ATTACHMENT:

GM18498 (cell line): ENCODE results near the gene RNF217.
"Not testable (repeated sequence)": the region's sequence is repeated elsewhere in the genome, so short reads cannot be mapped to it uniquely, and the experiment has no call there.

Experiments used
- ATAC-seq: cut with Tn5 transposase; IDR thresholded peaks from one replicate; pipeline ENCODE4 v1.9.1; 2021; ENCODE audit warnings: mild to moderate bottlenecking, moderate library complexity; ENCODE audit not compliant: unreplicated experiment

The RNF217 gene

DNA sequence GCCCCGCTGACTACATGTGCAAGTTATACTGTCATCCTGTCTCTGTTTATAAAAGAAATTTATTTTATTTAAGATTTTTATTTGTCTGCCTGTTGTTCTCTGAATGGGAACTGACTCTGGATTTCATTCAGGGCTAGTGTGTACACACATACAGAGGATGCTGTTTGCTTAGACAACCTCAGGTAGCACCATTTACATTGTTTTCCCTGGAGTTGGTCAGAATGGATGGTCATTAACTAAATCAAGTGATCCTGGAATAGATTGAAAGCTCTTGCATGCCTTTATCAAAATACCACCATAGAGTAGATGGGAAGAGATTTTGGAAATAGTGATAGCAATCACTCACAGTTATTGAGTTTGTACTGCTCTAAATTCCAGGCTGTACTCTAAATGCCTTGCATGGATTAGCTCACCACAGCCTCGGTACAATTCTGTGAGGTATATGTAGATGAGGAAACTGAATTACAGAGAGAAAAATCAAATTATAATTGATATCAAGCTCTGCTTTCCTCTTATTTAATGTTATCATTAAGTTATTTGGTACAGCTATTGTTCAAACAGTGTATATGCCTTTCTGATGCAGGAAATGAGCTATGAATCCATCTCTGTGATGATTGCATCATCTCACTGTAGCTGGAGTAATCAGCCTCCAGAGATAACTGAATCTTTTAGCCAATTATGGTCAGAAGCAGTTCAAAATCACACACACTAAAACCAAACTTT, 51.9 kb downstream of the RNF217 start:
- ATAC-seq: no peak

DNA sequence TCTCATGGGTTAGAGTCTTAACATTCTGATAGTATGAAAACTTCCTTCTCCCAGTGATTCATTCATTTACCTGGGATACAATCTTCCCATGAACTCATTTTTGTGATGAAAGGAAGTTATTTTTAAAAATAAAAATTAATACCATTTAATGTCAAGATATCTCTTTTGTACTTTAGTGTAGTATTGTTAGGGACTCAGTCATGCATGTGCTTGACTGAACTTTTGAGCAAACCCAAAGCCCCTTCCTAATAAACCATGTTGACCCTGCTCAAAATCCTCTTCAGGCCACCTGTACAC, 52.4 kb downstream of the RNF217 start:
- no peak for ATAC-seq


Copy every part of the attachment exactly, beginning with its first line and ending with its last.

GM18498 (cell line): ENCODE results near the gene RNF217.
"Not testable (repeated sequence)": the region's sequence is repeated elsewhere in the genome, so short reads cannot be mapped to it uniquely, and the experiment has no call there.

Experiments used
- ATAC-seq: cut with Tn5 transposase; IDR thresholded peaks from one replicate; pipeline ENCODE4 v1.9.1; 2021; ENCODE audit warnings: mild to moderate bottlenecking, moderate library complexity; ENCODE audit not compliant: unreplicated experiment

The RNF217 gene

DNA sequence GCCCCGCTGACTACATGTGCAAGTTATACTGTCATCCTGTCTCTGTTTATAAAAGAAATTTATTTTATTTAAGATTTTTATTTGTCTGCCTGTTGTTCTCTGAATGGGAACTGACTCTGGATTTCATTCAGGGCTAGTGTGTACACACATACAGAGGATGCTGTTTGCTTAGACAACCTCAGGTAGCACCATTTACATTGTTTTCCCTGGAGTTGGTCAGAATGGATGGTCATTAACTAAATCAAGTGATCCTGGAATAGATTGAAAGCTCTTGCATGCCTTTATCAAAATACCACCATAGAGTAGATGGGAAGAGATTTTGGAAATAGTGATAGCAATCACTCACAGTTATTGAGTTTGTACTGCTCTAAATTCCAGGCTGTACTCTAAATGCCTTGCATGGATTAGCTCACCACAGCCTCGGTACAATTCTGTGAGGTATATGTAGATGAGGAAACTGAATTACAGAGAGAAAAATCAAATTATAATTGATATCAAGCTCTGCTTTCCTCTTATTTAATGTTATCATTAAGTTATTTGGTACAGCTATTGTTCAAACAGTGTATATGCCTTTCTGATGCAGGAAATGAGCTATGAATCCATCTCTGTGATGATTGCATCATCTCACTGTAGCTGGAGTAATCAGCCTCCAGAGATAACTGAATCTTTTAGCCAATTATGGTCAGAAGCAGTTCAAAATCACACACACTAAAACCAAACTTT, 51.9 kb downstream of the RNF217 start:
- ATAC-seq: no peak

DNA sequence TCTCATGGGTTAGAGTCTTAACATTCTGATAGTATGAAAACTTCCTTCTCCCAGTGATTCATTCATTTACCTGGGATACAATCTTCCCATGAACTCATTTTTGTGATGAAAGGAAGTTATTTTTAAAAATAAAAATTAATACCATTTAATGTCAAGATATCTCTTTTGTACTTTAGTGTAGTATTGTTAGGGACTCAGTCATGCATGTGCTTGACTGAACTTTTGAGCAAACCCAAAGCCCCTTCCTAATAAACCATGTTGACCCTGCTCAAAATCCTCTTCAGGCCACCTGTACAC, 52.4 kb downstream of the RNF217 start:
- no peak for ATAC-seq